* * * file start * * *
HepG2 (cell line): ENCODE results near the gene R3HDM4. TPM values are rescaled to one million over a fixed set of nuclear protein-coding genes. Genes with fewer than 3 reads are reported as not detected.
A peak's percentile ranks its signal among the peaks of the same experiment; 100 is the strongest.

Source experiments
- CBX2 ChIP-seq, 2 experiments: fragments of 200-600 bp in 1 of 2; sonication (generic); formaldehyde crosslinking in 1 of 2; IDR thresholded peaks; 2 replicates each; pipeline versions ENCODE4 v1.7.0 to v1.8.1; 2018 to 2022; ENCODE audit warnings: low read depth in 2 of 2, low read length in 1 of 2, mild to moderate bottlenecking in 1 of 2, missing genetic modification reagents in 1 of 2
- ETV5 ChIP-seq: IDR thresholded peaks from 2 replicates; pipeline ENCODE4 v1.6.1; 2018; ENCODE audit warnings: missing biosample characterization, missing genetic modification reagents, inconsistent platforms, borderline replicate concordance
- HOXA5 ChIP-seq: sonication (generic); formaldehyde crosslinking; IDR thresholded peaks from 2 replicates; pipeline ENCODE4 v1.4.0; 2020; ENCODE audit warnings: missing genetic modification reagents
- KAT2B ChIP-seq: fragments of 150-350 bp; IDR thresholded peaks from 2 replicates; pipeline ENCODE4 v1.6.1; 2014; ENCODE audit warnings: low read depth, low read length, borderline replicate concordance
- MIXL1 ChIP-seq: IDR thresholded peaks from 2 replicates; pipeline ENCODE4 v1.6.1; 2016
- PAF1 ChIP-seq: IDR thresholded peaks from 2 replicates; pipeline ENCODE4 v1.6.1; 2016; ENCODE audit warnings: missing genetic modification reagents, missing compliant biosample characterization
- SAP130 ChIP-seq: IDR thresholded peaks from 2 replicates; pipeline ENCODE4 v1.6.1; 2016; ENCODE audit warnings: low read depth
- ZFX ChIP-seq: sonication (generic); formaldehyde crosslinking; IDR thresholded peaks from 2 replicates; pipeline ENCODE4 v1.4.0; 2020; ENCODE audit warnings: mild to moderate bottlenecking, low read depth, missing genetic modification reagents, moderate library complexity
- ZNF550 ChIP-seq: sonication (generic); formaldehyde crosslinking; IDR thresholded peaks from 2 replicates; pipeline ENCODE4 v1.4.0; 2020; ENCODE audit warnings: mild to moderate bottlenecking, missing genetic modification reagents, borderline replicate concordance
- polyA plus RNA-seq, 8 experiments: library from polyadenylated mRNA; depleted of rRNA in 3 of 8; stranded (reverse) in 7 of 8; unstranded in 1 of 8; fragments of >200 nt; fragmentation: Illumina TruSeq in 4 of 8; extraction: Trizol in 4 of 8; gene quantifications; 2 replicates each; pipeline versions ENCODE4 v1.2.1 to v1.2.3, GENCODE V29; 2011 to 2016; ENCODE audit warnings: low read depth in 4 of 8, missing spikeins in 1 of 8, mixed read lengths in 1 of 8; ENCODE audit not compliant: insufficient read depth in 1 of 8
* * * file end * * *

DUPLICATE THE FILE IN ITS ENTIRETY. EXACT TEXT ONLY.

HepG2 (cell line): ENCODE results near the gene R3HDM4. TPM values are rescaled to one million over a fixed set of nuclear protein-coding genes. Genes with fewer than 3 reads are reported as not detected.
A peak's percentile ranks its signal among the peaks of the same experiment; 100 is the strongest.

Source experiments
- CBX2 ChIP-seq, 2 experiments: fragments of 200-600 bp in 1 of 2; sonication (generic); formaldehyde crosslinking in 1 of 2; IDR thresholded peaks; 2 replicates each; pipeline versions ENCODE4 v1.7.0 to v1.8.1; 2018 to 2022; ENCODE audit warnings: low read depth in 2 of 2, low read length in 1 of 2, mild to moderate bottlenecking in 1 of 2, missing genetic modification reagents in 1 of 2
- ETV5 ChIP-seq: IDR thresholded peaks from 2 replicates; pipeline ENCODE4 v1.6.1; 2018; ENCODE audit warnings: missing biosample characterization, missing genetic modification reagents, inconsistent platforms, borderline replicate concordance
- HOXA5 ChIP-seq: sonication (generic); formaldehyde crosslinking; IDR thresholded peaks from 2 replicates; pipeline ENCODE4 v1.4.0; 2020; ENCODE audit warnings: missing genetic modification reagents
- KAT2B ChIP-seq: fragments of 150-350 bp; IDR thresholded peaks from 2 replicates; pipeline ENCODE4 v1.6.1; 2014; ENCODE audit warnings: low read depth, low read length, borderline replicate concordance
- MIXL1 ChIP-seq: IDR thresholded peaks from 2 replicates; pipeline ENCODE4 v1.6.1; 2016
- PAF1 ChIP-seq: IDR thresholded peaks from 2 replicates; pipeline ENCODE4 v1.6.1; 2016; ENCODE audit warnings: missing genetic modification reagents, missing compliant biosample characterization
- SAP130 ChIP-seq: IDR thresholded peaks from 2 replicates; pipeline ENCODE4 v1.6.1; 2016; ENCODE audit warnings: low read depth
- ZFX ChIP-seq: sonication (generic); formaldehyde crosslinking; IDR thresholded peaks from 2 replicates; pipeline ENCODE4 v1.4.0; 2020; ENCODE audit warnings: mild to moderate bottlenecking, low read depth, missing genetic modification reagents, moderate library complexity
- ZNF550 ChIP-seq: sonication (generic); formaldehyde crosslinking; IDR thresholded peaks from 2 replicates; pipeline ENCODE4 v1.4.0; 2020; ENCODE audit warnings: mild to moderate bottlenecking, missing genetic modification reagents, borderline replicate concordance
- polyA plus RNA-seq, 8 experiments: library from polyadenylated mRNA; depleted of rRNA in 3 of 8; stranded (reverse) in 7 of 8; unstranded in 1 of 8; fragments of >200 nt; fragmentation: Illumina TruSeq in 4 of 8; extraction: Trizol in 4 of 8; gene quantifications; 2 replicates each; pipeline versions ENCODE4 v1.2.1 to v1.2.3, GENCODE V29; 2011 to 2016; ENCODE audit warnings: low read depth in 4 of 8, missing spikeins in 1 of 8, mixed read lengths in 1 of 8; ENCODE audit not compliant: insufficient read depth in 1 of 8